Today I truly did my civic duty and actually served on a jury. The day started off innocuously enough - for the first time we were allowed to sit and wait in the jury room this morning, and within an hour we were sitting in the courtroom being questioned by the attorneys to see who would make it onto the jury. I was the second alternate and assumed that since I speak quite a lot, there was no way I would actually make it on to the jury. We got asked all kinds of questions about assault, intent to commit assault, whether we'd ever witnessed or experienced an assault, and whether someone is committing a crime if he is asleep and accidentally twitches and hits his wife. One woman admitted to being in an abusive marriage and one to being abused by her parents' friends as a child - I was a little horrified that of the 20 or so of us there, there were 10% who had been seriously abused.
This was the second time I'd had the opportunity to be questioned and it's interesting how much you can guess about the case based on the questions asked. In fact, I was told that yesterday during the questioning of the jury the defense attorney got cut off multiple times as she basically tried to make her case through the questions themselves. Anyhow, surprisingly, I was picked for the jury. In fact, the jury ended up being all women, the first of several poor decisions made by the defense attorney.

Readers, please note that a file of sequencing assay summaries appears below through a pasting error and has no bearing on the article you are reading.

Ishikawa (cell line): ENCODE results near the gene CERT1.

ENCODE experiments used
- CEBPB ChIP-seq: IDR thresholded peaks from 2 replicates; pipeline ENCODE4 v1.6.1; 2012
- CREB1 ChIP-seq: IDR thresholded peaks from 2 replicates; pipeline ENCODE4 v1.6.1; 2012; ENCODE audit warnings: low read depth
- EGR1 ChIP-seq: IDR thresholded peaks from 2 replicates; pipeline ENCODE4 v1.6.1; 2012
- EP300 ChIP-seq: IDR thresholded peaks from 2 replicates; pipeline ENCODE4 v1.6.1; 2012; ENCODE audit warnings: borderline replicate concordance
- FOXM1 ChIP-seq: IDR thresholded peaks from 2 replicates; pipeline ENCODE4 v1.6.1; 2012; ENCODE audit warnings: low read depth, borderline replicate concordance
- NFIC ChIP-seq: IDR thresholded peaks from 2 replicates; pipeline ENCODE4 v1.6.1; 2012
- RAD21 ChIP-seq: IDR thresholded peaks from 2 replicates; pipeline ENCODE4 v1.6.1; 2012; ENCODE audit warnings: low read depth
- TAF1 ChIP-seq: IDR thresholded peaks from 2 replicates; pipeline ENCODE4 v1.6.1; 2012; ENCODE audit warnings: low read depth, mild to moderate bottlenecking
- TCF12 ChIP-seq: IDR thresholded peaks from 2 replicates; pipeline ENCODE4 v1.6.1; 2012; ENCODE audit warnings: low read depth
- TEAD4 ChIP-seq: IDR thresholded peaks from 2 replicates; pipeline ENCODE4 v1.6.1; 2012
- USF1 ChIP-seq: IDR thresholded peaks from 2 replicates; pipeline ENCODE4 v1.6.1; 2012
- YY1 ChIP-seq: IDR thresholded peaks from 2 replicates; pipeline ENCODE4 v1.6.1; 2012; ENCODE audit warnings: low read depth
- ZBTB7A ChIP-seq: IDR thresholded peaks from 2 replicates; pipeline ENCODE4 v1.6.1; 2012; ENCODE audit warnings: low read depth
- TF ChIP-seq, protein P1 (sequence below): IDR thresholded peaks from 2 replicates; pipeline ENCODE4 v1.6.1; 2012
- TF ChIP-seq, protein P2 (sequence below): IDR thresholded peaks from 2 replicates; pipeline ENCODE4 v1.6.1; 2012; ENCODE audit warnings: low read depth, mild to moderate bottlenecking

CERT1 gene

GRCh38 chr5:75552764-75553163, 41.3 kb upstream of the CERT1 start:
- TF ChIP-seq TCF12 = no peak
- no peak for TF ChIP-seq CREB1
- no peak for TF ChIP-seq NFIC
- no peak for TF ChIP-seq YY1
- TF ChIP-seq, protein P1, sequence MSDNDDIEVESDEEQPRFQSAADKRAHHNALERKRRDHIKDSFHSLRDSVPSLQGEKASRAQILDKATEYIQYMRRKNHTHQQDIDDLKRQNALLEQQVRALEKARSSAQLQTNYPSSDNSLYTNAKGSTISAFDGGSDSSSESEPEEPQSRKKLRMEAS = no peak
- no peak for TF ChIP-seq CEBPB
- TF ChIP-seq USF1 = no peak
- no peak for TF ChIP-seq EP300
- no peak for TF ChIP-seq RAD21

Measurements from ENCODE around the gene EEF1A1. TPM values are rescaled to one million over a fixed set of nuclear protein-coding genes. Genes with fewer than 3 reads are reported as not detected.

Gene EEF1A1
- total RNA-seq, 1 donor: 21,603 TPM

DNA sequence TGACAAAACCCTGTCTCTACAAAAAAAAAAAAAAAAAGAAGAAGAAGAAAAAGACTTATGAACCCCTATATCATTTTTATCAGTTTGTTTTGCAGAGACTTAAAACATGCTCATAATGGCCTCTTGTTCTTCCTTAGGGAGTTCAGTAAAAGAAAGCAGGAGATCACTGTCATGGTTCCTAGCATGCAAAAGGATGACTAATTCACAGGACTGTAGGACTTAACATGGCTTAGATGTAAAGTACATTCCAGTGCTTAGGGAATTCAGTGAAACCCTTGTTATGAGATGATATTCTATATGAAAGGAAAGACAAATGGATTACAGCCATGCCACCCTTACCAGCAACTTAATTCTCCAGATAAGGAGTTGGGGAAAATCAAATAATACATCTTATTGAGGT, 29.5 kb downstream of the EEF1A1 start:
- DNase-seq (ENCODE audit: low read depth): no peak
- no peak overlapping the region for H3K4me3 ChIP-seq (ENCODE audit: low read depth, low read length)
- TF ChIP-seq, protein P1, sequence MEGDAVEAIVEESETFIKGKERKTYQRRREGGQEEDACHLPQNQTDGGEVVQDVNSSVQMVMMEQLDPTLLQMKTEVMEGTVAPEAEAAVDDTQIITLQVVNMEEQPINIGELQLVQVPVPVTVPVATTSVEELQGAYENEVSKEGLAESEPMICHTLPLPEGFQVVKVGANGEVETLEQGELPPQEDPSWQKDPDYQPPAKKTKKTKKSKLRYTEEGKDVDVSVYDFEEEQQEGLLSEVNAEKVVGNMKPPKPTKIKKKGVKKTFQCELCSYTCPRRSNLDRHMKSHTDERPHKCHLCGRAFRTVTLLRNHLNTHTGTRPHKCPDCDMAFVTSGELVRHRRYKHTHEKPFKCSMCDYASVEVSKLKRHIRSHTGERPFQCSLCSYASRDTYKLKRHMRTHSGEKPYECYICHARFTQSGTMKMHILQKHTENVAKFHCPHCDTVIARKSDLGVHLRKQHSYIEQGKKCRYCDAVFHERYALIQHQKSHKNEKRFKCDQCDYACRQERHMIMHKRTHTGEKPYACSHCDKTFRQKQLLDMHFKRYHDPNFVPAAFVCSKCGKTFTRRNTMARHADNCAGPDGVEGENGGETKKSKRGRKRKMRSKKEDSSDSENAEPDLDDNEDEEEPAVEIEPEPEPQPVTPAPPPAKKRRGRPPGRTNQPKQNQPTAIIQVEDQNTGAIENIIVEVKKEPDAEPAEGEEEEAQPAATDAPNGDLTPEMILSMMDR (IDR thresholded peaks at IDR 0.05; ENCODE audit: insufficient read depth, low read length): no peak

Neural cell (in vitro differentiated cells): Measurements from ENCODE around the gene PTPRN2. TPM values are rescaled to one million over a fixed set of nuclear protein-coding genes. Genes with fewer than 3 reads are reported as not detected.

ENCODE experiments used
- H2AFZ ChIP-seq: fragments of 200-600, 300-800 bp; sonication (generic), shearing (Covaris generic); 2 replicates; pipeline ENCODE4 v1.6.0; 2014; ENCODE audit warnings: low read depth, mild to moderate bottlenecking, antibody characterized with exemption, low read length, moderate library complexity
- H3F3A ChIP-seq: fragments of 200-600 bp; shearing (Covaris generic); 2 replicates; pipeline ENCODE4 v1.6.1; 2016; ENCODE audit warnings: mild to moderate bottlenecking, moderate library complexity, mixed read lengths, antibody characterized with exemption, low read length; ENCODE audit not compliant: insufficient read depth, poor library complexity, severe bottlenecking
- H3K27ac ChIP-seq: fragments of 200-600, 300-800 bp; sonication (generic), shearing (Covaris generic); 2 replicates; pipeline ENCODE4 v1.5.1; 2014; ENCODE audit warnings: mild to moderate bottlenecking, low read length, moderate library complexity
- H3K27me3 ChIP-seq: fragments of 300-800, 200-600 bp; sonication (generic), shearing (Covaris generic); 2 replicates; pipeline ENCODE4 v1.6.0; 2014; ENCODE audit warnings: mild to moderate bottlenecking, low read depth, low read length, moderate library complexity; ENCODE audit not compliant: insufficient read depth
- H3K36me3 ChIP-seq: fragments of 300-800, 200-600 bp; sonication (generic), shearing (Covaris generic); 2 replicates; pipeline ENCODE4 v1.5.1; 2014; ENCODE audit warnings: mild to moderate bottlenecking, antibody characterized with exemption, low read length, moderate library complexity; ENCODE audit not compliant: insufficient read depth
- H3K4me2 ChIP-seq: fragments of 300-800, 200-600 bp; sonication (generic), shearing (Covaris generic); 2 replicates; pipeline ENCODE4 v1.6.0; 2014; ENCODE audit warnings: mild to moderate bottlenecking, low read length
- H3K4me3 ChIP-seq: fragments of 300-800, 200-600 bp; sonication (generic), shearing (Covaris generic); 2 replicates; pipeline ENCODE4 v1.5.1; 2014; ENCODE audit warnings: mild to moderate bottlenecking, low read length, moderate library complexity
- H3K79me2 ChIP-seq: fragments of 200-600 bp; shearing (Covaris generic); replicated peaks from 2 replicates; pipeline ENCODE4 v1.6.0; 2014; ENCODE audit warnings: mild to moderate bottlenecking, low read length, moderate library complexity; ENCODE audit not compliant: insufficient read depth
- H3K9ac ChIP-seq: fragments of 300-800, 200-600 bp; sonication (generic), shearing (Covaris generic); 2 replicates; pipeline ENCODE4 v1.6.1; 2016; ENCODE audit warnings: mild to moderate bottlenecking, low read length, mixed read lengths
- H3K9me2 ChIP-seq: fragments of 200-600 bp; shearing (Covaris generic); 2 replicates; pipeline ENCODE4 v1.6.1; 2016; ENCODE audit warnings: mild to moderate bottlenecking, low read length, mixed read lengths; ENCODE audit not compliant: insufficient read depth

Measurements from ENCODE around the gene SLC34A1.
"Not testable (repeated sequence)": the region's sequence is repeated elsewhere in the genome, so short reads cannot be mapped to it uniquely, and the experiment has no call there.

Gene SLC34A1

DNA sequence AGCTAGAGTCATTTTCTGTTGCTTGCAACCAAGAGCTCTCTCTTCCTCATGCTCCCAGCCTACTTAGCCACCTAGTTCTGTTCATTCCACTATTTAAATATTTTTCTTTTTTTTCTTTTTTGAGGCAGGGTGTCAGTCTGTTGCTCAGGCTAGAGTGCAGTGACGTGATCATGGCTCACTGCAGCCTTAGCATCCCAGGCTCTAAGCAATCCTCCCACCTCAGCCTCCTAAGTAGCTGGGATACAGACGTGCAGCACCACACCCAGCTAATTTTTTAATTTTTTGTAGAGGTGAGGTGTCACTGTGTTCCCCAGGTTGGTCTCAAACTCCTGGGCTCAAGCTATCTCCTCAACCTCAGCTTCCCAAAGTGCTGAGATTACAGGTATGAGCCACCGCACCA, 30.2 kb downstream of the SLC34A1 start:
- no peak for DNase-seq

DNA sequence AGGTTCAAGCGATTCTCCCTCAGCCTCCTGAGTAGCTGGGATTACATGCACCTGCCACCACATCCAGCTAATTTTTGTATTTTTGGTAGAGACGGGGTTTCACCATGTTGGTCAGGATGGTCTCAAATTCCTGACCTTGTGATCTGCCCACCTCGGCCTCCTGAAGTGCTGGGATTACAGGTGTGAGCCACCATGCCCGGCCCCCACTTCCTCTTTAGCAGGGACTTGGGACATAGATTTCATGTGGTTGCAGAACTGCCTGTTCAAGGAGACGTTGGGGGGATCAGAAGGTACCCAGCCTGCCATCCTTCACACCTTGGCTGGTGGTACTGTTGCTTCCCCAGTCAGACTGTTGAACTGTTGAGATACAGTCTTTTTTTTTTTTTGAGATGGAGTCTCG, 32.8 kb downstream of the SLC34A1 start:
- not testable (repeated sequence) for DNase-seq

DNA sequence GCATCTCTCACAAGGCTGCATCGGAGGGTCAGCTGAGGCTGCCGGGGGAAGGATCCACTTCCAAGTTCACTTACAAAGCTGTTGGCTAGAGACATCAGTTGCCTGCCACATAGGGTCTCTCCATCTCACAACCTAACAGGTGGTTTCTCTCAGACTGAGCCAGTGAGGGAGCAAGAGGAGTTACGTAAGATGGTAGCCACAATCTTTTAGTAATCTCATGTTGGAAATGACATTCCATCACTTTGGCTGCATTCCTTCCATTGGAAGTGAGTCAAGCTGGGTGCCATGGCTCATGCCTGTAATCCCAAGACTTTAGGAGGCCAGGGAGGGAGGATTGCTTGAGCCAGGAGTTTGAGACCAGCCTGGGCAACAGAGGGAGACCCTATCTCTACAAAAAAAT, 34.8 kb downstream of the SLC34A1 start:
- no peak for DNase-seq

The trial was quite a sad case. The defendant (Hans) and the main witness (Cara?) for the prosecution had been best friends since they were little and were hanging out after doing errands all day to prepare for their good friend's funeral (he'd died in a skiing accident). The defendant's father had also died recently from a terminal illness, and we found out that one of his brothers died a few months later too. Anyhow, apparently after their errands, they went to Cara's house to watch a movie in her room (she lived at home with her dad and her 2 year old daughter, who also was sleeping in the same room). When Cara woke up to her daughter crying, she found Hans' hand in her own pants, under her underwear, she slapped him, and he left. The defense didn't really argue whether this was true or not. Cara sobbed on the stand telling her story, even though it had happened more than a year earlier. She obviously was traumatized by what she saw as the betrayal of one of her best friends. She apparently called Hans' brother, who responded "oddly," to tell him what happened. Then she called her friend, who testified that she was hysterical and crying and took several hours to calm down enough to convince her to call the police. The police officer who came to the scene also testified. The testimony was compelling - clearly something had happened. For some reason the defense attorney spent the whole cross-examination trying to show that the witnesses hadn't seen the incident so they were only reporting second-hand information. He missed the fact that the secondary witnesses were relevant for explaining Cara's state of mind. When it came to cross-examining Cara, he tried to get her to say there wasn't enough light for her to see whether Hans had his eyes open before she slapped him, and say that she couldn't have seen his eyes anyway because she was turned away from him. Then Hans went to the stand and it was clear that he hadn't been prepped; he was completely unemotional but confused. He contradicted himself several times while telling his side of the story which was - he might have touched Cara, or maybe not, or maybe he didn't remember, but if he had he was asleep. However, the prosecutor got him to admit that he hadn't seen Cara since the incident (Hans tried to argue that that wasn't unusual, even though she was his best friend) and that he'd avoided calling the police officer back as he was doing his investigation of the incident.